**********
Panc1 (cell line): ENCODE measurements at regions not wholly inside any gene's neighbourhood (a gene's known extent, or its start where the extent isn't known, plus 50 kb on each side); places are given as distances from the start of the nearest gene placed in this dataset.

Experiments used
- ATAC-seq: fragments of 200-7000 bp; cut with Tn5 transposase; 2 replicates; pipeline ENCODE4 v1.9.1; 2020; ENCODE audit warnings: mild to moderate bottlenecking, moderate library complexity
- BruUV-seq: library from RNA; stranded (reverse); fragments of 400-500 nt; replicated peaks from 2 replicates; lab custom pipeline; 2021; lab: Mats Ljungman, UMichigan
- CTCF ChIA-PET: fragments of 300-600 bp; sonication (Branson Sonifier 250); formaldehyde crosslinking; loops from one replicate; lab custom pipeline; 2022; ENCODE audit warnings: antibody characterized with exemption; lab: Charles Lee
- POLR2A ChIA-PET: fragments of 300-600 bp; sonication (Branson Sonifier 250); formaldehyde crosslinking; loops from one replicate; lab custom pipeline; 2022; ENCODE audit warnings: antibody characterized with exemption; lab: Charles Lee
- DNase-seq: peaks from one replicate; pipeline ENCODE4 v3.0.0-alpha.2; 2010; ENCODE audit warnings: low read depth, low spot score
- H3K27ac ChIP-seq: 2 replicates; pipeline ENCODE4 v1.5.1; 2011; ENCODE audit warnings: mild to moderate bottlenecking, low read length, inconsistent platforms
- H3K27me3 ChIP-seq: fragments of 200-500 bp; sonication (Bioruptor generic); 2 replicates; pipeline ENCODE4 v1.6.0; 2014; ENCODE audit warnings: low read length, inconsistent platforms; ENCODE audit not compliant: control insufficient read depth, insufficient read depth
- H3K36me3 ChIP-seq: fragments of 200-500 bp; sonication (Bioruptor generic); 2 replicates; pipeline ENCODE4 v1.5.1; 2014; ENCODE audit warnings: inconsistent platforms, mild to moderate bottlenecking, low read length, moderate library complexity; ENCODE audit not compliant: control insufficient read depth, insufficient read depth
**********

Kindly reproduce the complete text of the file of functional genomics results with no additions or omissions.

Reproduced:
Panc1 (cell line): ENCODE measurements at regions not wholly inside any gene's neighbourhood (a gene's known extent, or its start where the extent isn't known, plus 50 kb on each side); places are given as distances from the start of the nearest gene placed in this dataset.

Experiments used
- ATAC-seq: fragments of 200-7000 bp; cut with Tn5 transposase; 2 replicates; pipeline ENCODE4 v1.9.1; 2020; ENCODE audit warnings: mild to moderate bottlenecking, moderate library complexity
- BruUV-seq: library from RNA; stranded (reverse); fragments of 400-500 nt; replicated peaks from 2 replicates; lab custom pipeline; 2021; lab: Mats Ljungman, UMichigan
- CTCF ChIA-PET: fragments of 300-600 bp; sonication (Branson Sonifier 250); formaldehyde crosslinking; loops from one replicate; lab custom pipeline; 2022; ENCODE audit warnings: antibody characterized with exemption; lab: Charles Lee
- POLR2A ChIA-PET: fragments of 300-600 bp; sonication (Branson Sonifier 250); formaldehyde crosslinking; loops from one replicate; lab custom pipeline; 2022; ENCODE audit warnings: antibody characterized with exemption; lab: Charles Lee
- DNase-seq: peaks from one replicate; pipeline ENCODE4 v3.0.0-alpha.2; 2010; ENCODE audit warnings: low read depth, low spot score
- H3K27ac ChIP-seq: 2 replicates; pipeline ENCODE4 v1.5.1; 2011; ENCODE audit warnings: mild to moderate bottlenecking, low read length, inconsistent platforms
- H3K27me3 ChIP-seq: fragments of 200-500 bp; sonication (Bioruptor generic); 2 replicates; pipeline ENCODE4 v1.6.0; 2014; ENCODE audit warnings: low read length, inconsistent platforms; ENCODE audit not compliant: control insufficient read depth, insufficient read depth
- H3K36me3 ChIP-seq: fragments of 200-500 bp; sonication (Bioruptor generic); 2 replicates; pipeline ENCODE4 v1.5.1; 2014; ENCODE audit warnings: inconsistent platforms, mild to moderate bottlenecking, low read length, moderate library complexity; ENCODE audit not compliant: control insufficient read depth, insufficient read depth